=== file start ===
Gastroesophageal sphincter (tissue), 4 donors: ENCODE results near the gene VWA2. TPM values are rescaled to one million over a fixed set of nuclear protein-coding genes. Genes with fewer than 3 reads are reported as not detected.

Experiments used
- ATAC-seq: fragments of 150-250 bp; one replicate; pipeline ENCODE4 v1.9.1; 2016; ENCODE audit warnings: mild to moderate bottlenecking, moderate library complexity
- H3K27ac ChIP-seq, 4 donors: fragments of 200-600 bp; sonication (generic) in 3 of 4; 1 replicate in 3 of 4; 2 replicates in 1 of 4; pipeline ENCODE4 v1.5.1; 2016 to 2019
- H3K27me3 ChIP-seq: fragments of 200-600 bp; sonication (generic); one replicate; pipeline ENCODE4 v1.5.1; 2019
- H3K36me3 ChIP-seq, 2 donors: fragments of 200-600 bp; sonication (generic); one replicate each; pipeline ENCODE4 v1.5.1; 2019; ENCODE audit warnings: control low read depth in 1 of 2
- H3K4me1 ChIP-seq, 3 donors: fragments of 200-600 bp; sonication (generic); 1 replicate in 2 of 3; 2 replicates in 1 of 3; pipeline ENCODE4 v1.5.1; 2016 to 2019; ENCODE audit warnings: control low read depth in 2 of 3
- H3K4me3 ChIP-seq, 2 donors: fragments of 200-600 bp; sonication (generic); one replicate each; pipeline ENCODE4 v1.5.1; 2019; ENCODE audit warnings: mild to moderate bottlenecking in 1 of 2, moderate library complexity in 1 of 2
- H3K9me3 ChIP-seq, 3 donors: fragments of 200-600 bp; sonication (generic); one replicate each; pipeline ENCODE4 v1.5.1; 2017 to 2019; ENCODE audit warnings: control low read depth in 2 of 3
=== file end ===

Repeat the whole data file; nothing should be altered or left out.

Gastroesophageal sphincter (tissue), 4 donors: ENCODE results near the gene VWA2. TPM values are rescaled to one million over a fixed set of nuclear protein-coding genes. Genes with fewer than 3 reads are reported as not detected.

Experiments used
- ATAC-seq: fragments of 150-250 bp; one replicate; pipeline ENCODE4 v1.9.1; 2016; ENCODE audit warnings: mild to moderate bottlenecking, moderate library complexity
- H3K27ac ChIP-seq, 4 donors: fragments of 200-600 bp; sonication (generic) in 3 of 4; 1 replicate in 3 of 4; 2 replicates in 1 of 4; pipeline ENCODE4 v1.5.1; 2016 to 2019
- H3K27me3 ChIP-seq: fragments of 200-600 bp; sonication (generic); one replicate; pipeline ENCODE4 v1.5.1; 2019
- H3K36me3 ChIP-seq, 2 donors: fragments of 200-600 bp; sonication (generic); one replicate each; pipeline ENCODE4 v1.5.1; 2019; ENCODE audit warnings: control low read depth in 1 of 2
- H3K4me1 ChIP-seq, 3 donors: fragments of 200-600 bp; sonication (generic); 1 replicate in 2 of 3; 2 replicates in 1 of 3; pipeline ENCODE4 v1.5.1; 2016 to 2019; ENCODE audit warnings: control low read depth in 2 of 3
- H3K4me3 ChIP-seq, 2 donors: fragments of 200-600 bp; sonication (generic); one replicate each; pipeline ENCODE4 v1.5.1; 2019; ENCODE audit warnings: mild to moderate bottlenecking in 1 of 2, moderate library complexity in 1 of 2
- H3K9me3 ChIP-seq, 3 donors: fragments of 200-600 bp; sonication (generic); one replicate each; pipeline ENCODE4 v1.5.1; 2017 to 2019; ENCODE audit warnings: control low read depth in 2 of 3